Traumatic experiences may increase heart and cardiovascular disease risks during mid-life of a women
A study by researchers suggests an increased risk of the development of cardiovascular and heart diseases during mid-life of those women who had at least three traumatic events in their lifetime. The study found poorer endothelial function in those women.
Endothelial dysfunction or malfunction is a risk factor for heart diseases. It is a precursor to the worsening vascular health and to the development of atherosclerosis. Atherosclerosis is an artery-hardening process leading to high blood pressure or hypertension. Researchers have found enhanced risks to heart diseases especially after menopause (postmenopausal).
Researchers came to this conclusion after conducting studies among 272 non-smoking women, either perimenopausal or postmenopausal, aged between 40 and 60 years. Researchers have collected participant's traumatic events such as.
This study underscores the importance of psychosocial factors such as traumatic events. Experts suggest that health care professionals should consider traumatic events of a woman while assessing their heart disease risks. Some traumatic events reported by the participants were:
Lead author of the study was Dr. Rebecca Thurston, Professor in Psychiatry, University of Pittsburgh School of Medicine, Pittsburgh, Pennsylvania, the United States. Dr. Rebecca Thurston also serves as a director of the Women's Biobehavioral Health Laboratory, Pittsburgh. The study findings were presented at The North American Menopause Society's annual meeting, held during October 11-14, 2017 in Philadelphia. The study findings were published October 11, 2017 in the ScienceDaily. Title of the article was "Traumatic events take toll on the heart: New study links traumatic experiences with increased risk of heart disease, especially after the menopause transition."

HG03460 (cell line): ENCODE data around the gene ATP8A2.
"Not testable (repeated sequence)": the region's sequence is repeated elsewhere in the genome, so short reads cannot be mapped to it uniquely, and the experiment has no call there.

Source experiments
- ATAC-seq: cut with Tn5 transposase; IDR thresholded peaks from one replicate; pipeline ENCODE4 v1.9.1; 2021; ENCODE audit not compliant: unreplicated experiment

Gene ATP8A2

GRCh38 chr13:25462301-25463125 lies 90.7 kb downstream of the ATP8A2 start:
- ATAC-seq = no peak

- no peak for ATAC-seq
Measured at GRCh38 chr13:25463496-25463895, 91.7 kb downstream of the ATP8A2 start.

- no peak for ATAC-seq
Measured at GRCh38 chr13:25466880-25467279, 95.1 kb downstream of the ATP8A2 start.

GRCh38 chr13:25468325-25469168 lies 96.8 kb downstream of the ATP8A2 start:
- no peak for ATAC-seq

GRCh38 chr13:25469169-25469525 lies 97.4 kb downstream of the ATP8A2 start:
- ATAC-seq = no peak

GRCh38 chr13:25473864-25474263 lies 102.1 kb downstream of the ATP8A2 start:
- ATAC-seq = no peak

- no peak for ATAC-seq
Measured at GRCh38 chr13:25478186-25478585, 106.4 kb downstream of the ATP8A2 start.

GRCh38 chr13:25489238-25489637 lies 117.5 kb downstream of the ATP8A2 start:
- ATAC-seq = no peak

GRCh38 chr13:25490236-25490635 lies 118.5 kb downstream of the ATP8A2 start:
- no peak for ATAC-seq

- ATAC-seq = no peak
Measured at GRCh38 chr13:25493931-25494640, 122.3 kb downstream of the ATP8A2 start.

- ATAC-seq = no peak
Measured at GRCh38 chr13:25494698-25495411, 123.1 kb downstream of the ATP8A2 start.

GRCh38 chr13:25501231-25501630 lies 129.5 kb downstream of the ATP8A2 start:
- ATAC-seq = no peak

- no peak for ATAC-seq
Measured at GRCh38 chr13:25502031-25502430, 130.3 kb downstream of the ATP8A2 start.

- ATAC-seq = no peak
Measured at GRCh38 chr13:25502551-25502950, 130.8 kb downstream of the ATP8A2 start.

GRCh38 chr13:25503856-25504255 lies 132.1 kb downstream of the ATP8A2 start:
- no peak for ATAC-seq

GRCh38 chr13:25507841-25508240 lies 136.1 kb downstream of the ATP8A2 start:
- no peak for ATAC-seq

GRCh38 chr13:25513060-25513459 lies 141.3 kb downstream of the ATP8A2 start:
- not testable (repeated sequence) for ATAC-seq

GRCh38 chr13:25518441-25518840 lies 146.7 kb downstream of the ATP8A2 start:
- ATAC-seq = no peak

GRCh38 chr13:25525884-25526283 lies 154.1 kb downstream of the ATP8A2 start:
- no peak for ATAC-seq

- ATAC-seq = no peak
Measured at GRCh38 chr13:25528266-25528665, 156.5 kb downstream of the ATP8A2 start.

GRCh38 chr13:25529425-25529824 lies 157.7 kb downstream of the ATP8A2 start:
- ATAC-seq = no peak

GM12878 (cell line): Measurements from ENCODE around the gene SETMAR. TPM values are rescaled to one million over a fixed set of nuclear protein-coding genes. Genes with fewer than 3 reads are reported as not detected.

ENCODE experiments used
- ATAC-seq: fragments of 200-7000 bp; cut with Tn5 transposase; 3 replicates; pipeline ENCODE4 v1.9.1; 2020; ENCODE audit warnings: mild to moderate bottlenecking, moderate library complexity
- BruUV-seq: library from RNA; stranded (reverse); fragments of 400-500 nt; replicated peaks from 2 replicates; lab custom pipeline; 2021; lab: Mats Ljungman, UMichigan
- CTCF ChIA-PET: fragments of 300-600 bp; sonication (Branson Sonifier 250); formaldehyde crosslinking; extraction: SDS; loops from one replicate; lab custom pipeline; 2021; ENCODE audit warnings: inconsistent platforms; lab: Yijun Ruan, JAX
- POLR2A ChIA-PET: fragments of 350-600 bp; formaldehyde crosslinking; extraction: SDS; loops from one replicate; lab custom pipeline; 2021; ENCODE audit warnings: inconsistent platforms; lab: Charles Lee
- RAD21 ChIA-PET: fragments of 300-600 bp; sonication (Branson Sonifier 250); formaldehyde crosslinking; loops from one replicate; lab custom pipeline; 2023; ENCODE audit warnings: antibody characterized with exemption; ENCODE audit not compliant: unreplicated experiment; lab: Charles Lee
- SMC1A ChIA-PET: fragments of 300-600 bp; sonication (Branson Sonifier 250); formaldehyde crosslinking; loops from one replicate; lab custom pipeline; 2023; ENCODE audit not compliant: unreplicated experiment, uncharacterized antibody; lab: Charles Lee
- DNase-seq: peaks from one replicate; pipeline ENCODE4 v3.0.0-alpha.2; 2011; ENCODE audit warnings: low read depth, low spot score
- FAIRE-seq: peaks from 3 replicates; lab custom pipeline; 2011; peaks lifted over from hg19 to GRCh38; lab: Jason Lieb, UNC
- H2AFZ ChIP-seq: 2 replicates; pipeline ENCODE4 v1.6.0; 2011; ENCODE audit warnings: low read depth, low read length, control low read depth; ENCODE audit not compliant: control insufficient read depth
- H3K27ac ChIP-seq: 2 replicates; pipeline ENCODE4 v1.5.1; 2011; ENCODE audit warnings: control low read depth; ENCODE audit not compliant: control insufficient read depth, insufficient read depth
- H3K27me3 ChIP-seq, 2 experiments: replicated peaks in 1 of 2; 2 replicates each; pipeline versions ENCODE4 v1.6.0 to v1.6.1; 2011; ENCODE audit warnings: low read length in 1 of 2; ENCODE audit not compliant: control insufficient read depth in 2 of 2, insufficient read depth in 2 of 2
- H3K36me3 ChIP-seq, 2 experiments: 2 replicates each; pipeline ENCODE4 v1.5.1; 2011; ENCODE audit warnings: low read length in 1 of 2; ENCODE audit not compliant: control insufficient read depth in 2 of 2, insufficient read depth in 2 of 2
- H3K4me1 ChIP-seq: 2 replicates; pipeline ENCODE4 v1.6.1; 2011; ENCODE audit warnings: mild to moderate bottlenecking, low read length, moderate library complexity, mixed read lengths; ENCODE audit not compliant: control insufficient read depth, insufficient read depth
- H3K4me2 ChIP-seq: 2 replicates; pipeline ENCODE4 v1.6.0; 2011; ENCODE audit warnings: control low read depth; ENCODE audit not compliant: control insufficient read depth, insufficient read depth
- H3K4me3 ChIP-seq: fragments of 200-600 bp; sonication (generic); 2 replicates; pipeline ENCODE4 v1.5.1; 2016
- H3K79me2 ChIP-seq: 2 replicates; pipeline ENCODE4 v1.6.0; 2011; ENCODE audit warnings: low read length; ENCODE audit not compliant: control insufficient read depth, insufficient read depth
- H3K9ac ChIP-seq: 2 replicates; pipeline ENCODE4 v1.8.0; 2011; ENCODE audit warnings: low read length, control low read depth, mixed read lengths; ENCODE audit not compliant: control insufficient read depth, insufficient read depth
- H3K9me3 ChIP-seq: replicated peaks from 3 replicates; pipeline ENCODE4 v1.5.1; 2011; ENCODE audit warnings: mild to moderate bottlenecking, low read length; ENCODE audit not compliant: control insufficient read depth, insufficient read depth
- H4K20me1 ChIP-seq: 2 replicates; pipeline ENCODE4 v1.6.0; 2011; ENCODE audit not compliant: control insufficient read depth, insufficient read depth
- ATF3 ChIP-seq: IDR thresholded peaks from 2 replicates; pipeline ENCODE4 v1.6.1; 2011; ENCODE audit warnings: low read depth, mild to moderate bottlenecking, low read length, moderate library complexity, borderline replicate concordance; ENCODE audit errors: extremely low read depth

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Reduced risk of atrial fibrillation (Afib) by avoiding alcohol
Studies show about 25 percent of American adults over 40 years of age are at risk of atrial fibrillation (quivering or irregular heartbeat arrhythmia). A long-range study has been conducted by the researchers to find an association between alcohol consumption and atrial fibrillation (Afib). The study results show a lower risk of atrial fibrillation by not consuming alcohol.
Atrial fibrillation increases the risk of blood clots. Formation of blood clots increases the risk of stroke or heart attack events. The study shows 13 percent increased risk of Afib with every decade of alcohol consumption and four percent additional increased risk with additional drink per day during that period.
Senior author of the study was Dr. Gregory Marcus, MD, Director of Clinical Research, the UCSF Division of Cardiology, University of California. The study findings were published October 18, 2017 in the journal PLOS ONE. Title of the article was "Past alcohol consumption and incident atrial fibrillation: The Atherosclerosis Risk in Communities (ARIC) Study."
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Published by Jammi Vasista, Chennai, India.